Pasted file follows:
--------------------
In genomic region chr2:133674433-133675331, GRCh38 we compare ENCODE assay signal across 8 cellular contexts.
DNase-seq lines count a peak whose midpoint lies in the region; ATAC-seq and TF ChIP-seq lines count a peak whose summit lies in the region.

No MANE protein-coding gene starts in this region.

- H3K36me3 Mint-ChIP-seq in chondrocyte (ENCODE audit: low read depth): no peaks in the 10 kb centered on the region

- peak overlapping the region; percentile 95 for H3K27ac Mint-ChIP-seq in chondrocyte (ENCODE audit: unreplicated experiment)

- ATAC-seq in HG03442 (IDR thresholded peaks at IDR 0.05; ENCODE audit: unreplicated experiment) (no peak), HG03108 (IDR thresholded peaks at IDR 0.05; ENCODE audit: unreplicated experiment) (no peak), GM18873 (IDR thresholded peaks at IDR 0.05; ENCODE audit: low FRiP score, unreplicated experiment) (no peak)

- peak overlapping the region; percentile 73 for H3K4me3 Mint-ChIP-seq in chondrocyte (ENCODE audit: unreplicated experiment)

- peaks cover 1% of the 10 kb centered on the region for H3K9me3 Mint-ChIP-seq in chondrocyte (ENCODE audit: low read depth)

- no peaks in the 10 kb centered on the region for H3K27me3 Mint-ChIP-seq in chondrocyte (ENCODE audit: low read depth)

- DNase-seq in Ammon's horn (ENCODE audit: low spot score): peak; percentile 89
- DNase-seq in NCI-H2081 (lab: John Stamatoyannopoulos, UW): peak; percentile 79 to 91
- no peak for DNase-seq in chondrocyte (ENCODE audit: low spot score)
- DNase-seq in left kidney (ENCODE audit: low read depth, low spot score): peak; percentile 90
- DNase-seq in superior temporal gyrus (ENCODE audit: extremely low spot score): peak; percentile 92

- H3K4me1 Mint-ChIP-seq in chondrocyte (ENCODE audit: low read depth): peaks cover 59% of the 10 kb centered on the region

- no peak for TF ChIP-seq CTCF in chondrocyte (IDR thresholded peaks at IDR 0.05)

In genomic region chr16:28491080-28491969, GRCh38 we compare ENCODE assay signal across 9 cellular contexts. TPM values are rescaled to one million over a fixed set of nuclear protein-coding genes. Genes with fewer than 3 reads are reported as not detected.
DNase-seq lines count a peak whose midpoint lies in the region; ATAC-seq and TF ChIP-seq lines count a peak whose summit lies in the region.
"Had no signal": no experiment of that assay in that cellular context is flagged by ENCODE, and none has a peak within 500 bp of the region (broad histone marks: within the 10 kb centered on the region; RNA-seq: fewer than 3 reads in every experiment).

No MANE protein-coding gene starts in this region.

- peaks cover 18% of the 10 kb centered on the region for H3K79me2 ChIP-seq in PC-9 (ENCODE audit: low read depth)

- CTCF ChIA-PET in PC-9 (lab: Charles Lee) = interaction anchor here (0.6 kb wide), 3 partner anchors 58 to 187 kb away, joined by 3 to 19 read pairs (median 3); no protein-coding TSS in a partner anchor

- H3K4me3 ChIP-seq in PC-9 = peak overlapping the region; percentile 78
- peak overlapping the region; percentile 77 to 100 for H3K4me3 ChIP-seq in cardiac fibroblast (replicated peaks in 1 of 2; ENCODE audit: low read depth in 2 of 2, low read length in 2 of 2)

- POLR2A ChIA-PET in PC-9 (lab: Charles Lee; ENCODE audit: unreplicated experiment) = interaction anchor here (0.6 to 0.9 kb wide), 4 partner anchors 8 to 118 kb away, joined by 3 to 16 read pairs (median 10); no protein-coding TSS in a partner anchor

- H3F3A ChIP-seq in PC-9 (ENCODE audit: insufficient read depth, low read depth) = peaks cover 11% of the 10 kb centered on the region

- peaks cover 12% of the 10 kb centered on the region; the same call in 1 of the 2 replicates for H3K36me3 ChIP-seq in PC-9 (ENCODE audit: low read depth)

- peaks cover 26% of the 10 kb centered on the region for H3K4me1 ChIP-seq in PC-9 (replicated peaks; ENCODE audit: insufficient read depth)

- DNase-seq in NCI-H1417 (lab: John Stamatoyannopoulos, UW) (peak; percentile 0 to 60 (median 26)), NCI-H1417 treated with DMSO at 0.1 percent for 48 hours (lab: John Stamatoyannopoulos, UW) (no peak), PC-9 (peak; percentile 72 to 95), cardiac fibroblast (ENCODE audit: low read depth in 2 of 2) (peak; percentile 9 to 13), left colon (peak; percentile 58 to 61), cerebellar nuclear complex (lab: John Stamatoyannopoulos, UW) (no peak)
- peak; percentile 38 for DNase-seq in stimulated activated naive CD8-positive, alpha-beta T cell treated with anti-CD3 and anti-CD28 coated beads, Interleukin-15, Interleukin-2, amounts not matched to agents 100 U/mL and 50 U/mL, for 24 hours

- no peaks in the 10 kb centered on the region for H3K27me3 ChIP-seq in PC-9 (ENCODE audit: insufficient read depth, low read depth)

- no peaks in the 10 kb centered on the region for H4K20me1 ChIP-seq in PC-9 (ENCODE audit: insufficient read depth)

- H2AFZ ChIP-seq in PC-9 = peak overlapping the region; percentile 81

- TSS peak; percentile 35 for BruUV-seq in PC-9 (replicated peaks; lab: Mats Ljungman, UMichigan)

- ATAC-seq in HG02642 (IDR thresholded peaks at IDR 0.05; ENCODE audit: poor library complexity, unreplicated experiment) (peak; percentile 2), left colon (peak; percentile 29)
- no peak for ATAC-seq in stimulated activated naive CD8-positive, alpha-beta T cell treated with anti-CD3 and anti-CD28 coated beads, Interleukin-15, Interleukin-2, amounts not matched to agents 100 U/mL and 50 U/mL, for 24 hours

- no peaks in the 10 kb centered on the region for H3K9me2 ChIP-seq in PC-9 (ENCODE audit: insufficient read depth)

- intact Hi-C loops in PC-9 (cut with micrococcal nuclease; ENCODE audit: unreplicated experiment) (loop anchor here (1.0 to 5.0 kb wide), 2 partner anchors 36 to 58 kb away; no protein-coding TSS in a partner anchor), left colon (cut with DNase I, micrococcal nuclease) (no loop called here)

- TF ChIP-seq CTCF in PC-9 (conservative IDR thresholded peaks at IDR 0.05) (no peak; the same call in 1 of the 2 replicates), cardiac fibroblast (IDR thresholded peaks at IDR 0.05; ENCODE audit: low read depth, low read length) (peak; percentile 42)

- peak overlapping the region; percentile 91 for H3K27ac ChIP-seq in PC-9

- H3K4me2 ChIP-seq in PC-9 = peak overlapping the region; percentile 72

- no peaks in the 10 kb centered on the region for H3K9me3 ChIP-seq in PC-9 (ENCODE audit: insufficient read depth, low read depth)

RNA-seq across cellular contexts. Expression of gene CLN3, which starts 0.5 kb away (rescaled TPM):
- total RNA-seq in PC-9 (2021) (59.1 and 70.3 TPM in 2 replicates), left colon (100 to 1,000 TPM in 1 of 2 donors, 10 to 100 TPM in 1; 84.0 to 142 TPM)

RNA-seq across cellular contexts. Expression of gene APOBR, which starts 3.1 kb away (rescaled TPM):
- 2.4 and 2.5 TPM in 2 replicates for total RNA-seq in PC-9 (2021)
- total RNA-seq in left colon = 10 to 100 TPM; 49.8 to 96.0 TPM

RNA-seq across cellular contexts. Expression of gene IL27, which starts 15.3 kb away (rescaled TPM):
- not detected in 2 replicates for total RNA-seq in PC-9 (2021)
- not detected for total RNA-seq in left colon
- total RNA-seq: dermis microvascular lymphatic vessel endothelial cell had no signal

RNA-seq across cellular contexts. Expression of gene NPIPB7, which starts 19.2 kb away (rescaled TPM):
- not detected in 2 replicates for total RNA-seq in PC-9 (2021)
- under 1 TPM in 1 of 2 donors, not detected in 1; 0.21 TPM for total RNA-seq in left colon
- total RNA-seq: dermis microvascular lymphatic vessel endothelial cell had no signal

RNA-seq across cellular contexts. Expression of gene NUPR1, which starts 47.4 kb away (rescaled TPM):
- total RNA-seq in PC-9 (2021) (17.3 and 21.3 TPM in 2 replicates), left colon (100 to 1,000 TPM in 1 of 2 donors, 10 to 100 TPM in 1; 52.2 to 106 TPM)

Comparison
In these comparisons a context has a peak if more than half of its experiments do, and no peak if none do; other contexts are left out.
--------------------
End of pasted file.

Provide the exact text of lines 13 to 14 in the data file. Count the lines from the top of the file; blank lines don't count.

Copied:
- DNase-seq in left kidney (ENCODE audit: low read depth, low spot score): peak; percentile 90
- DNase-seq in superior temporal gyrus (ENCODE audit: extremely low spot score): peak; percentile 92